Neo-Missiologists: … However whereas church growth was influenced by the mechanistic leadership, marketing and organising techniques of the corporate world, the new missiologists borrow instead from the organic models found in nature. Building on the work of Christian Schwarz this group favours small simple highly reproducible forms of church. This group is also highly influenced by the missiology of Leslie Newbiggin and Paul Hiebert and favours an incarnational mode of church, that is not ‘attractional’ but rather missional. This group also borrows some of its eccleisiology from House Church theorists and practitioners such as Robert Banks and Wolfgang Simson. Thus many label this movement ‘missional’. Key leaders Neil Cole and Wolfgang Simpson and Frank Viola. Key books the Forgotten Ways, Pagan Christianity and The Organic Church.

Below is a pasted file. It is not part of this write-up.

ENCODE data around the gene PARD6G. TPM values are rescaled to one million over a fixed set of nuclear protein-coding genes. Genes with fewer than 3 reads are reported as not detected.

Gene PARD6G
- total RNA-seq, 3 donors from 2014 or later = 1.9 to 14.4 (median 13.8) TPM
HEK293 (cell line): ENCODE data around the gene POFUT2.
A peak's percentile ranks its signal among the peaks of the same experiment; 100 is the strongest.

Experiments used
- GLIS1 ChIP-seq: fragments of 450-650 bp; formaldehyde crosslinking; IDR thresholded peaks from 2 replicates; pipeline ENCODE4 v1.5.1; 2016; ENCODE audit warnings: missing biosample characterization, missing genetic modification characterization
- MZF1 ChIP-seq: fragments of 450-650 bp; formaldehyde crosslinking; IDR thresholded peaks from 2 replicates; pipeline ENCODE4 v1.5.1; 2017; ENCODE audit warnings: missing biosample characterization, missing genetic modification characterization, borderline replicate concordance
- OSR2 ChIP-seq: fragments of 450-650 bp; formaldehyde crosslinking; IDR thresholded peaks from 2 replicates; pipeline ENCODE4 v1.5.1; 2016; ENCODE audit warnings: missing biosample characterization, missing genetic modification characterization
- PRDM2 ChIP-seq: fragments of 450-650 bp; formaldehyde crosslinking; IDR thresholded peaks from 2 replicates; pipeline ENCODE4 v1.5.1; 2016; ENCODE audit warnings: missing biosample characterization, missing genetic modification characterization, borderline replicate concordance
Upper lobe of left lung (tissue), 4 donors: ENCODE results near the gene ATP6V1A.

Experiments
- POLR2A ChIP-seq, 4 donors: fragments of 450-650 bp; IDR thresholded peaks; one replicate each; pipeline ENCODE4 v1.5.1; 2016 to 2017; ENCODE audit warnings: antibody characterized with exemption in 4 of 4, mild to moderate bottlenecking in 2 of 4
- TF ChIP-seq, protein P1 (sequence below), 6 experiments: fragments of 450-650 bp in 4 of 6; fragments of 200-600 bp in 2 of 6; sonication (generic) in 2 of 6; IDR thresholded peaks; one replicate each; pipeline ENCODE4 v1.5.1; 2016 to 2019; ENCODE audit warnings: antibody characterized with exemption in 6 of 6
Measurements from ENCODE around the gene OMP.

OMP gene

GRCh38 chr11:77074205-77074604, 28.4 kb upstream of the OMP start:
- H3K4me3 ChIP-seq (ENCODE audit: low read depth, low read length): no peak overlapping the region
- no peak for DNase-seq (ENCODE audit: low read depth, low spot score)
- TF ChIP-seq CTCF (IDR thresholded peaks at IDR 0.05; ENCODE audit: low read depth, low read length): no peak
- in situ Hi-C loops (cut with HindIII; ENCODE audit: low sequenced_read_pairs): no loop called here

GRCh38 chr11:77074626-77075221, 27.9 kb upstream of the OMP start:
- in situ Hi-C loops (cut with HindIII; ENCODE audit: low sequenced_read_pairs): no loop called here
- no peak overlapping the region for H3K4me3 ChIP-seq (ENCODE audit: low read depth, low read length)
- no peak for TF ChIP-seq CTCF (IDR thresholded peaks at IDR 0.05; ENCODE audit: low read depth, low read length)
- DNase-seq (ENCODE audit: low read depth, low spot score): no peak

Neo-Clapham’s: … influenced by the ideas of William Wilberforce and the Clapham Sect. Whilst this movement is technically not concerend with ‘church’, one cannot underestimate its effect upon the contemporary church, and the lives of christian young adults… Whereas the Neo-Anabaptists tend to favour an approach which is local, grassroots and suspicious of larger institutions, the Neo-Clapham’s take an approach that is global, large scale and campaign driven. In contrast to the Neo-Anabaptist’s, this group are less suspicious of power and thus work closely or within corporations, governments, the Entertainment industry, NGO’s and denominations. Much of the energy of the Neo-Clapham’s can be found in various movements such as Make Poverty History, Fair Trade, Human Trafficking, Blood Chocolate, and so on. Key Leaders Jim Wallis, Tim Costello, Bono, Steve Chalke, David Batstone.